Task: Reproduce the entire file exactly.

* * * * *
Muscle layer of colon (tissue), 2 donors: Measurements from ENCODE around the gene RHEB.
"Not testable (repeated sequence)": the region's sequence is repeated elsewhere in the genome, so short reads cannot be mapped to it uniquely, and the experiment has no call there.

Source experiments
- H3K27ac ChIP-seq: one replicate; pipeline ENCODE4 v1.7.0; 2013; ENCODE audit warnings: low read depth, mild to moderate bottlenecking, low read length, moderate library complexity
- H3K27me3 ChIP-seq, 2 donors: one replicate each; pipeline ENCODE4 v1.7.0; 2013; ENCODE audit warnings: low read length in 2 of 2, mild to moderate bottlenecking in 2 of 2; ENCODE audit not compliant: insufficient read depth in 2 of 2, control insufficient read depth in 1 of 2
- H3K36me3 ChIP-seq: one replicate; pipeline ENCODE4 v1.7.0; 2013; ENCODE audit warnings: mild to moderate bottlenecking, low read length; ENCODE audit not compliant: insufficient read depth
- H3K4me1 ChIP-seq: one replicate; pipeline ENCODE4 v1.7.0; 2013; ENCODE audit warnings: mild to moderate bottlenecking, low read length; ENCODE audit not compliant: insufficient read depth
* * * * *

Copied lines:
Muscle layer of colon (tissue), 2 donors: Measurements from ENCODE around the gene RHEB.
"Not testable (repeated sequence)": the region's sequence is repeated elsewhere in the genome, so short reads cannot be mapped to it uniquely, and the experiment has no call there.

Source experiments
- H3K27ac ChIP-seq: one replicate; pipeline ENCODE4 v1.7.0; 2013; ENCODE audit warnings: low read depth, mild to moderate bottlenecking, low read length, moderate library complexity
- H3K27me3 ChIP-seq, 2 donors: one replicate each; pipeline ENCODE4 v1.7.0; 2013; ENCODE audit warnings: low read length in 2 of 2, mild to moderate bottlenecking in 2 of 2; ENCODE audit not compliant: insufficient read depth in 2 of 2, control insufficient read depth in 1 of 2
- H3K36me3 ChIP-seq: one replicate; pipeline ENCODE4 v1.7.0; 2013; ENCODE audit warnings: mild to moderate bottlenecking, low read length; ENCODE audit not compliant: insufficient read depth
- H3K4me1 ChIP-seq: one replicate; pipeline ENCODE4 v1.7.0; 2013; ENCODE audit warnings: mild to moderate bottlenecking, low read length; ENCODE audit not compliant: insufficient read depth